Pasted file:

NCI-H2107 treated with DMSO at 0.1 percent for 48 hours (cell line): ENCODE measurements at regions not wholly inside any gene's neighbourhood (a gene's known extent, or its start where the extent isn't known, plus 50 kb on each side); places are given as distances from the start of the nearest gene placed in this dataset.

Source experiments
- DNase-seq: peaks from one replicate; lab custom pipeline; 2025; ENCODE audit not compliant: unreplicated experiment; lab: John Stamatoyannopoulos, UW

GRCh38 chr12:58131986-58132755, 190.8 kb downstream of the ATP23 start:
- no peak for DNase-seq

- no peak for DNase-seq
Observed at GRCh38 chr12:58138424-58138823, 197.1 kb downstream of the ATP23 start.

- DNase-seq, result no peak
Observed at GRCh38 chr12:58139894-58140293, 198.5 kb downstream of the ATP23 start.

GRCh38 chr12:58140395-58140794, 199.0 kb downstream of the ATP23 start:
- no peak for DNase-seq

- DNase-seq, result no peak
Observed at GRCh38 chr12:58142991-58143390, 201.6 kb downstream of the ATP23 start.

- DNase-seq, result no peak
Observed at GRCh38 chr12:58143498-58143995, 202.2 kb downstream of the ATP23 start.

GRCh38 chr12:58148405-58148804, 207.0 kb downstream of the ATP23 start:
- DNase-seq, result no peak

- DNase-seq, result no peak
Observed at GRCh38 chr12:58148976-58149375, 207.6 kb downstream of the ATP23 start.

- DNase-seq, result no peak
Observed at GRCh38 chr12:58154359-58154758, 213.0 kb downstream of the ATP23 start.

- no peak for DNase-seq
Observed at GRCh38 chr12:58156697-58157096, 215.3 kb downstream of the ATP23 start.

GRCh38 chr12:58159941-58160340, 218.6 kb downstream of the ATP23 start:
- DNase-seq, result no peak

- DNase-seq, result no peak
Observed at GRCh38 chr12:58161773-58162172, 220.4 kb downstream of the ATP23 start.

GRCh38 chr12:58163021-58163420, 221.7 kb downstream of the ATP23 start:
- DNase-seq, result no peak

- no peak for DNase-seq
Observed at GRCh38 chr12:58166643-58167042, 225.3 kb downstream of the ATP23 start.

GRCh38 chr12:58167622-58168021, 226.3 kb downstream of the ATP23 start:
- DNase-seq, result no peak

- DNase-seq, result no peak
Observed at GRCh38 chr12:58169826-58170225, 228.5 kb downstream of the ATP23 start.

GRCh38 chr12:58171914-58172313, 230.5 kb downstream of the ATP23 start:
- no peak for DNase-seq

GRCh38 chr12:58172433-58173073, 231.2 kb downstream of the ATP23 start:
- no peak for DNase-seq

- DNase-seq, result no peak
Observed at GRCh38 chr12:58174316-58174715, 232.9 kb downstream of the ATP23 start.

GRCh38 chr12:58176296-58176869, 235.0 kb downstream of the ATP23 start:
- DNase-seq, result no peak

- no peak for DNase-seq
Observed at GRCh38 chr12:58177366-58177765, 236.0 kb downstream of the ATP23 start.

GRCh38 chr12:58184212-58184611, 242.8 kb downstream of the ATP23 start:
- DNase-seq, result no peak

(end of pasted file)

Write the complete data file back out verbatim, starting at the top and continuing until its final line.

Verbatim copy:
NCI-H2107 treated with DMSO at 0.1 percent for 48 hours (cell line): ENCODE measurements at regions not wholly inside any gene's neighbourhood (a gene's known extent, or its start where the extent isn't known, plus 50 kb on each side); places are given as distances from the start of the nearest gene placed in this dataset.

Source experiments
- DNase-seq: peaks from one replicate; lab custom pipeline; 2025; ENCODE audit not compliant: unreplicated experiment; lab: John Stamatoyannopoulos, UW

GRCh38 chr12:58131986-58132755, 190.8 kb downstream of the ATP23 start:
- no peak for DNase-seq

- no peak for DNase-seq
Observed at GRCh38 chr12:58138424-58138823, 197.1 kb downstream of the ATP23 start.

- DNase-seq, result no peak
Observed at GRCh38 chr12:58139894-58140293, 198.5 kb downstream of the ATP23 start.

GRCh38 chr12:58140395-58140794, 199.0 kb downstream of the ATP23 start:
- no peak for DNase-seq

- DNase-seq, result no peak
Observed at GRCh38 chr12:58142991-58143390, 201.6 kb downstream of the ATP23 start.

- DNase-seq, result no peak
Observed at GRCh38 chr12:58143498-58143995, 202.2 kb downstream of the ATP23 start.

GRCh38 chr12:58148405-58148804, 207.0 kb downstream of the ATP23 start:
- DNase-seq, result no peak

- DNase-seq, result no peak
Observed at GRCh38 chr12:58148976-58149375, 207.6 kb downstream of the ATP23 start.

- DNase-seq, result no peak
Observed at GRCh38 chr12:58154359-58154758, 213.0 kb downstream of the ATP23 start.

- no peak for DNase-seq
Observed at GRCh38 chr12:58156697-58157096, 215.3 kb downstream of the ATP23 start.

GRCh38 chr12:58159941-58160340, 218.6 kb downstream of the ATP23 start:
- DNase-seq, result no peak

- DNase-seq, result no peak
Observed at GRCh38 chr12:58161773-58162172, 220.4 kb downstream of the ATP23 start.

GRCh38 chr12:58163021-58163420, 221.7 kb downstream of the ATP23 start:
- DNase-seq, result no peak

- no peak for DNase-seq
Observed at GRCh38 chr12:58166643-58167042, 225.3 kb downstream of the ATP23 start.

GRCh38 chr12:58167622-58168021, 226.3 kb downstream of the ATP23 start:
- DNase-seq, result no peak

- DNase-seq, result no peak
Observed at GRCh38 chr12:58169826-58170225, 228.5 kb downstream of the ATP23 start.

GRCh38 chr12:58171914-58172313, 230.5 kb downstream of the ATP23 start:
- no peak for DNase-seq

GRCh38 chr12:58172433-58173073, 231.2 kb downstream of the ATP23 start:
- no peak for DNase-seq

- DNase-seq, result no peak
Observed at GRCh38 chr12:58174316-58174715, 232.9 kb downstream of the ATP23 start.

GRCh38 chr12:58176296-58176869, 235.0 kb downstream of the ATP23 start:
- DNase-seq, result no peak

- no peak for DNase-seq
Observed at GRCh38 chr12:58177366-58177765, 236.0 kb downstream of the ATP23 start.

GRCh38 chr12:58184212-58184611, 242.8 kb downstream of the ATP23 start:
- DNase-seq, result no peak